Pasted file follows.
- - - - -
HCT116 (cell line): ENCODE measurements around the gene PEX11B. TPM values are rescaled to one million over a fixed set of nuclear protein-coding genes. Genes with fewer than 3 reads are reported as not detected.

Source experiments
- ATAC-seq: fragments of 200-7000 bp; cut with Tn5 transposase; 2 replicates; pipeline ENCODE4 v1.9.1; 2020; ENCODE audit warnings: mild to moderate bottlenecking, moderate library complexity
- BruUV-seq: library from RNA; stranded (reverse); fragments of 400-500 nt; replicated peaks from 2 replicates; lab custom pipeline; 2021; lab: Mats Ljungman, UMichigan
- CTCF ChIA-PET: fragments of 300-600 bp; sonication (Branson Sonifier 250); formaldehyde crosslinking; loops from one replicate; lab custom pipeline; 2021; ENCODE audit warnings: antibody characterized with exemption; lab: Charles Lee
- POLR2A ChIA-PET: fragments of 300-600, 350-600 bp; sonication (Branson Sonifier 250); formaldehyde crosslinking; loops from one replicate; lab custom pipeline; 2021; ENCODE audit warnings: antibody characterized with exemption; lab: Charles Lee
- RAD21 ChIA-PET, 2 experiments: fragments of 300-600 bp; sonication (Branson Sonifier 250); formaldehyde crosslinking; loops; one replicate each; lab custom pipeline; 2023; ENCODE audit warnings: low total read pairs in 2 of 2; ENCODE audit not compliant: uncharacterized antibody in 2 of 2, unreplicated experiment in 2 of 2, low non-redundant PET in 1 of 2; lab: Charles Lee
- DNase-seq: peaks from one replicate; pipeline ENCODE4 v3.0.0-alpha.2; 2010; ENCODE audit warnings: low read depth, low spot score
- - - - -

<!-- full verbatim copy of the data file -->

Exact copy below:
HCT116 (cell line): ENCODE measurements around the gene PEX11B. TPM values are rescaled to one million over a fixed set of nuclear protein-coding genes. Genes with fewer than 3 reads are reported as not detected.

Source experiments
- ATAC-seq: fragments of 200-7000 bp; cut with Tn5 transposase; 2 replicates; pipeline ENCODE4 v1.9.1; 2020; ENCODE audit warnings: mild to moderate bottlenecking, moderate library complexity
- BruUV-seq: library from RNA; stranded (reverse); fragments of 400-500 nt; replicated peaks from 2 replicates; lab custom pipeline; 2021; lab: Mats Ljungman, UMichigan
- CTCF ChIA-PET: fragments of 300-600 bp; sonication (Branson Sonifier 250); formaldehyde crosslinking; loops from one replicate; lab custom pipeline; 2021; ENCODE audit warnings: antibody characterized with exemption; lab: Charles Lee
- POLR2A ChIA-PET: fragments of 300-600, 350-600 bp; sonication (Branson Sonifier 250); formaldehyde crosslinking; loops from one replicate; lab custom pipeline; 2021; ENCODE audit warnings: antibody characterized with exemption; lab: Charles Lee
- RAD21 ChIA-PET, 2 experiments: fragments of 300-600 bp; sonication (Branson Sonifier 250); formaldehyde crosslinking; loops; one replicate each; lab custom pipeline; 2023; ENCODE audit warnings: low total read pairs in 2 of 2; ENCODE audit not compliant: uncharacterized antibody in 2 of 2, unreplicated experiment in 2 of 2, low non-redundant PET in 1 of 2; lab: Charles Lee
- DNase-seq: peaks from one replicate; pipeline ENCODE4 v3.0.0-alpha.2; 2010; ENCODE audit warnings: low read depth, low spot score